Photo 9: The faces of the scraper need to be smoothed or burnished by laying them flat on the edge of the bench and running a hardened steel rod along them. There are burnishing tools specially made for this purpose, but they are expensive and you can use the smooth shaft of a screwdriver or a carving gouge instead.
Photo 10: The purpose of the next stage is to produce slightly hooked edges on the scraper. Again the scraper is clamped in a vice and the burnisher held at a slight angle while it is pushed along the edge with a light stroking action. There must not be any jaggedness in the hooked edge as this would produce roughness on the wood. You may need to repeat the filing and burnishing a few times to achieve this.
Photo 11: A well prepared cabinet scraper can smooth the surface of even the most difficult woods. Hold the scraper between both hands using the thumbs to press it into a shallow curve. Tilt the scraper away from you and push it along the grain of the wood so the fine hooked edge picks up the smallest of shavings. When this becomes blunt, turn it over to use the other edge.
The cabinet scraper produces fine shavings, not dust like sandpaper. This is a special advantage on projects made from mixed wood types where dark wood dust would clog up the grain on pale wood making it look dirty, but the scraper gives clean results.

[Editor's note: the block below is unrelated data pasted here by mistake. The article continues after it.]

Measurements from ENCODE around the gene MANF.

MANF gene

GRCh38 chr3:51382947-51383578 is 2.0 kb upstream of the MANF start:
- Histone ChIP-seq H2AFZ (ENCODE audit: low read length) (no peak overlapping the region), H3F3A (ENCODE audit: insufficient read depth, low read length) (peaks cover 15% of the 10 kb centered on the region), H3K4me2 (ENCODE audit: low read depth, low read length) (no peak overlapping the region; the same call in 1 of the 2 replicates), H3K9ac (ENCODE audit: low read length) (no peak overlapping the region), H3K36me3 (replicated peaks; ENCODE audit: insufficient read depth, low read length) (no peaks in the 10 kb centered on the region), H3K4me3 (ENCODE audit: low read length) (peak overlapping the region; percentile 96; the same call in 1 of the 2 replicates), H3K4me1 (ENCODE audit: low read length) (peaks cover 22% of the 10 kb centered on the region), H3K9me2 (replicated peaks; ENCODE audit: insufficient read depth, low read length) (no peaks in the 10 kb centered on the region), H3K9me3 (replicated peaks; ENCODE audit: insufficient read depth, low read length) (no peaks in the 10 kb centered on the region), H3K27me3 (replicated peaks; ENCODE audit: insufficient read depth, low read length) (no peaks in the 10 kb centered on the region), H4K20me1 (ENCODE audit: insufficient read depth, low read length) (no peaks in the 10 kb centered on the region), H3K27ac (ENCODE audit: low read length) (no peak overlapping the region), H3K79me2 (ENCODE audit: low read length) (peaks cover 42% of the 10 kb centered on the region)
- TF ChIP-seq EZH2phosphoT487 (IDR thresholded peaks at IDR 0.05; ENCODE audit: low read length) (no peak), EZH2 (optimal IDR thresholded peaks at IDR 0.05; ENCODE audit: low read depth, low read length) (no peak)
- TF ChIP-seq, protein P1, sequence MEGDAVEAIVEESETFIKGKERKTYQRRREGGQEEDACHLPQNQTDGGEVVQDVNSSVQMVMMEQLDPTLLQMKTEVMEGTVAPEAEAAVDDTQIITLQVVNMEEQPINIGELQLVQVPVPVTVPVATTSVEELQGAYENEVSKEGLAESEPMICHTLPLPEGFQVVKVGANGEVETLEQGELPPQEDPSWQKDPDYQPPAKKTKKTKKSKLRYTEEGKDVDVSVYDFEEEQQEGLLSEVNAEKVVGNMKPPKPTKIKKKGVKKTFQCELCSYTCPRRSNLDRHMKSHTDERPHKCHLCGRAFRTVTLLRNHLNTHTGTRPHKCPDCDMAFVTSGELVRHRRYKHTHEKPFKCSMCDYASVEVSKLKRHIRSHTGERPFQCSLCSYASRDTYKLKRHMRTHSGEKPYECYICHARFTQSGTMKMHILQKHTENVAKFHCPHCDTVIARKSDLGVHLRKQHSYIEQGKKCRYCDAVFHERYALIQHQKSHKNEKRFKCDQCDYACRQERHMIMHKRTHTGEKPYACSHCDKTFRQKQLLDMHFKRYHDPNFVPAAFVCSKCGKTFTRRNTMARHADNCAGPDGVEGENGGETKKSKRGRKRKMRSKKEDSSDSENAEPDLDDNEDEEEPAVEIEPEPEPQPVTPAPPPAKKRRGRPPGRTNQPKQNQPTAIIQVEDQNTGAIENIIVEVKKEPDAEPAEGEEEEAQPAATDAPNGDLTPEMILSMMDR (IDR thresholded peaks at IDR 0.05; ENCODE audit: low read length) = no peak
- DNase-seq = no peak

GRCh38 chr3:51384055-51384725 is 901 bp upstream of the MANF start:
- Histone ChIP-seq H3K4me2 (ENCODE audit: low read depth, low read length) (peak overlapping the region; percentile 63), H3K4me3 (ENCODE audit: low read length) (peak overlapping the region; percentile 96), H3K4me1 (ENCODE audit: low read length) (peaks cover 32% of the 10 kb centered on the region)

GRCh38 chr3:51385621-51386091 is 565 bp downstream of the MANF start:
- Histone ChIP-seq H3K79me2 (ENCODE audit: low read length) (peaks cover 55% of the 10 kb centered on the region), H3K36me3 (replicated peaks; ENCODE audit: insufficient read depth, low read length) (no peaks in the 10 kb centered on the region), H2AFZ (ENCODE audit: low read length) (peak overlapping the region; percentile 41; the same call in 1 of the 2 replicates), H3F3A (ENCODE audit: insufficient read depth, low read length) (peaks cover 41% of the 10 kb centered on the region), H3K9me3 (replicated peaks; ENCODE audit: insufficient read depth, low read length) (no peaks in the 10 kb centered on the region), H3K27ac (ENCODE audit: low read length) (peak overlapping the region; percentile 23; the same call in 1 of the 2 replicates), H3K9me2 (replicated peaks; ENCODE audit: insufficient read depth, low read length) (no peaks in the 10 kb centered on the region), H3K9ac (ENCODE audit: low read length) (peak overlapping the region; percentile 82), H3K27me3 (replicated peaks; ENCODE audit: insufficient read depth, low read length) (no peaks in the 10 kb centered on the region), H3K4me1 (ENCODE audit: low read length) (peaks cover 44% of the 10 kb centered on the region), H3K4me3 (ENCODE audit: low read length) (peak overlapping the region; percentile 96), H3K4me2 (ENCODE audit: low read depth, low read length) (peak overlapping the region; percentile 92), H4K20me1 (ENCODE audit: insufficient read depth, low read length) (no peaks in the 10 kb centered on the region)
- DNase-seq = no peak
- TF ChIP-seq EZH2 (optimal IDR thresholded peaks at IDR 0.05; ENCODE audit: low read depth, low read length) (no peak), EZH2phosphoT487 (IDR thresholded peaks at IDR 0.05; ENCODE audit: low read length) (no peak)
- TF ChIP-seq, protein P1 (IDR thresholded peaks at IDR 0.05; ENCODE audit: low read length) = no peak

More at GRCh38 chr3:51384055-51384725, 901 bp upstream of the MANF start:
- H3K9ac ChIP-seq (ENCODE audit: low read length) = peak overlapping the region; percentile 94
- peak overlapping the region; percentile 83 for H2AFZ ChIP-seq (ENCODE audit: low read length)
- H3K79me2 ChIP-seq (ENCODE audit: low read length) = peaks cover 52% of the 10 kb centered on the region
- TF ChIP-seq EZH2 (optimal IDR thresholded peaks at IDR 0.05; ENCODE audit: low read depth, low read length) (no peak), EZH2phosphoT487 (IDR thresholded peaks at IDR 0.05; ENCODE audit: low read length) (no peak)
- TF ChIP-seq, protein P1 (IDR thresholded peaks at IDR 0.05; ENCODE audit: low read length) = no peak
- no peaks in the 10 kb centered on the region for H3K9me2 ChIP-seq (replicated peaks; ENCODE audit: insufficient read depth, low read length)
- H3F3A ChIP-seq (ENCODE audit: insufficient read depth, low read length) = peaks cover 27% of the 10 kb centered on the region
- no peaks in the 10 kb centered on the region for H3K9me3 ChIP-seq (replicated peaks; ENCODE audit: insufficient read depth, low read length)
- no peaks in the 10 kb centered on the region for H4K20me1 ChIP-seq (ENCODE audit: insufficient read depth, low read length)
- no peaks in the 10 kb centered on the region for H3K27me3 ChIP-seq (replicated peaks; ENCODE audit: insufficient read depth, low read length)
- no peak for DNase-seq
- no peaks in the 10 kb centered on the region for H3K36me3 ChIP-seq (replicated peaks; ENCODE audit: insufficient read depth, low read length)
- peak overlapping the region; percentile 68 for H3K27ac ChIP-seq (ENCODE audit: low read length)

Photo 12: Using a cabinet scraper for a large area can be hard on your thumbs, and the scraper quickly becomes hot with friction making the task even more awkward. Cabinet scrapers sometimes come with handles each side while others look more like modified smoothing planes which are much more suitable for tackling tabletops and cabinets.
Waxes and OilsPhoto 13: One of the most effective yet simplest finishes to apply is beeswax paste. It quickly buffs up to a light sheen on the prepared surface of any type of wood, bringing out depth of colour and protecting it from dirty finger marks. The only disadvantage of a beeswax finish is that it needs topping up quite frequently, but this is easy to do.
Photo 14: Solid blocks of beeswax can be rubbed in if you gently heat the wood with a hot air blower at the same time. This turns the wax completely liquid which has the advantage that it penetrates further into the wood. A beeswax finish like this will last a good length of time and can still occasionally be topped up with wax paste.
Photo 15: Danish oil is sold as a mixture of linseed oil, tung oil and solvents which penetrate the wood bringing out its colour and patterns or figuring. Oil finishes have a slightly yellow tinge which is successful on dark woods but less attractive on pale woods like ash or sycamore.
The oil is diluted slightly with white spirit then rubbed or brushed generously across all the surfaces. After about twenty minutes the surplus oil must be completely wiped off with a clean dry cotton cloth, otherwise it will dry as a treacly mess. In a day or two when the oil has dried it needs another coat applied in the same way. Repeat this about five times to build up a good sheen.
Photo 16: A surprise contender in the list of easy finishes is petroleum jelly or Vaseline, normally sold in large tubs as a relatively cheap and simple skin ointment. It is used in the same way as a wax paste polish but instead of building up a glossy finish, petroleum jelly will give the wood an attractive semi-matt sheen.